In winning the championship, Lock exceeded his goal of simply earning All-American status in Virginia Beach. He also ended his high school career with his winning streak intact, having registered a 51-0 record in the Empire State this season on his way to his first state title.
However, if not for a very persistent coach, none of it would have happened. Because Tony Lock was far more interested in playing a different sport.
“When I was in seventh grade, the modified coach begged me to try wrestling every single day,” he said. “He saw that I was an athlete who didn’t play any sports at the time. I really wanted to play basketball. I finally said I would do a year of wrestling and then switch to basketball, but he persuaded me to stay.”
It’s easy to see why the coach pushed so hard. In seventh grade, his first-ever year as a wrestler, Lock went undefeated at 145 pounds. He jumped to the varsity level the following campaign.
Despite his late start in the sport, he rapidly improved, taking fourth in New York as a sophomore at 171 pounds, and he followed that up with a runner up finish a year ago. This season, he was completely dominant, not allowing a single takedown and breezing through the state tournament without yielding any points.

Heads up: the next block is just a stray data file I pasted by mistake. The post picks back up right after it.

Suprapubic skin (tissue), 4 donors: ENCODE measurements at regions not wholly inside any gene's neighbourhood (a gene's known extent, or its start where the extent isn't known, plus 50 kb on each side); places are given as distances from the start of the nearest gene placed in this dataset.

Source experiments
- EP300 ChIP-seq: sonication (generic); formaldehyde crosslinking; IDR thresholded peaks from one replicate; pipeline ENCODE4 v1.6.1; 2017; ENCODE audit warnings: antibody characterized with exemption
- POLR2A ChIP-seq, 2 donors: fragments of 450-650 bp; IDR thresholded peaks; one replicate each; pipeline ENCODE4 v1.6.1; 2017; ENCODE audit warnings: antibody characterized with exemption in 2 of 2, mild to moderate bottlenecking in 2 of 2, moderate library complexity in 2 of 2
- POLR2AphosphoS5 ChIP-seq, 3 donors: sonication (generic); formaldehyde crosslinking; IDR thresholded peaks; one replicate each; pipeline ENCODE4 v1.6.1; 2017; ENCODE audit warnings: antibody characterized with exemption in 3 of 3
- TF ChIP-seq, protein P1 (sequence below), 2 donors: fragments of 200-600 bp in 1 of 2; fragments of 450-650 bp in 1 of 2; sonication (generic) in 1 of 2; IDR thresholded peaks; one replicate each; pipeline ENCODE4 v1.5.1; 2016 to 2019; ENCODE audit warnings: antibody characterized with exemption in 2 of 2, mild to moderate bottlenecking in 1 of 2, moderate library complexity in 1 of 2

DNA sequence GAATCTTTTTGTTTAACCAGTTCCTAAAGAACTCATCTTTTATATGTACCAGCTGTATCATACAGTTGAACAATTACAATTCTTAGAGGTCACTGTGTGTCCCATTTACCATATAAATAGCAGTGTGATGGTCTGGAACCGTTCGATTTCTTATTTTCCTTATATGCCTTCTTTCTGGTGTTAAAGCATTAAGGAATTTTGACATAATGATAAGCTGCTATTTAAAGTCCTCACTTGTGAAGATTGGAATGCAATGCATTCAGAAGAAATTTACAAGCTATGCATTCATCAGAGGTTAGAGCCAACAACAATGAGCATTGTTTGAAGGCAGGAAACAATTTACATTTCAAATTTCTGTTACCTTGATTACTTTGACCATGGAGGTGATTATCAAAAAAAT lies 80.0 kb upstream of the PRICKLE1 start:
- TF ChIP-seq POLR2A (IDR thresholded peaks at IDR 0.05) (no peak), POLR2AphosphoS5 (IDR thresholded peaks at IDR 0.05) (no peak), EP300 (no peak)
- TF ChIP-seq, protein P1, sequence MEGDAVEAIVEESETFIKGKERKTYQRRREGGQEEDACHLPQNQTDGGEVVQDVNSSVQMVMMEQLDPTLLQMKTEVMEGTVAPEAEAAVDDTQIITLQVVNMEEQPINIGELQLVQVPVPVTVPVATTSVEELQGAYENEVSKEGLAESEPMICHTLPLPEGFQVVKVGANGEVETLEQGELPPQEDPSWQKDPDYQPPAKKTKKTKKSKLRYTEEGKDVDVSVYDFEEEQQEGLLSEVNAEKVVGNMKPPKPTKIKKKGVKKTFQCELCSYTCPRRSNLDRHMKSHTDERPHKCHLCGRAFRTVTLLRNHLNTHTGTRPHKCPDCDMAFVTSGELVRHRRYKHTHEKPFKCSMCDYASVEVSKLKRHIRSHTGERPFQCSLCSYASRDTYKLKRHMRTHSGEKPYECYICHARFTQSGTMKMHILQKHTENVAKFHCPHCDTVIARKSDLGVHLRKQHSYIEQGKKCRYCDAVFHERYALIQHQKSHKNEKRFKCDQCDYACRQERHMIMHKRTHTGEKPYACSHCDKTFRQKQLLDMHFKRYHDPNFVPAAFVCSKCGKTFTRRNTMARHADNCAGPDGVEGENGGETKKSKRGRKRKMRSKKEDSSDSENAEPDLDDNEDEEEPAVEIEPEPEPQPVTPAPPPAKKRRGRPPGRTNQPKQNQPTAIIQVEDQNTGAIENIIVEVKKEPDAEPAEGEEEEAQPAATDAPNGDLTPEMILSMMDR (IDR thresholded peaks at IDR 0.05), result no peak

“Tony works harder than any other kid I’ve been around and I have coached three different sports in 15 years,” said Edwards, who is also Lock’s football coach. “His drive and focus are just unbelievable.”
This is one of the reasons Edwards believes Lock will make a smooth transition to college wrestling, where he will compete for the University at Buffalo, likely at 184 pounds.
“He hasn’t been wrestling for that long and he’s just taken off,” Edwards said. “He has such a high ceiling. Coach [Jim] Beichner got quite a steal with Tony. He’s going to be great.”
Lock believes that the Bulls program will provide him with all that he needs to be successful at the next level.
“When I went on my visit there, I saw the new room and all the new technology,” he said. “I think all of the new things they have will help me excel. I also was really excited about working out with Coach [Matt] Lackey.”
Before he moves on to college, Lock will spend the summer working on his strength training and competing in some folkstyle dual meet tournaments. He’ll also continue with his various community service activities.
“I’m so proud of Tony,” Edwards said. ”I have three daughters, but if I had a son, I would want him to be like Tony. On or off the football field or the wrestling mat, he’s just an awesome kid to be around.”
Except, according to Lock, when he starts to talk about one of his other passions.
“I love fishing,” Lock said. “When I get into my fishing stories, [coaches and teammates] try to end them fast. They tune me out.”
After this weekend, the wrestling world and the national rankers are unlikely to tune out national champion Tony Lock.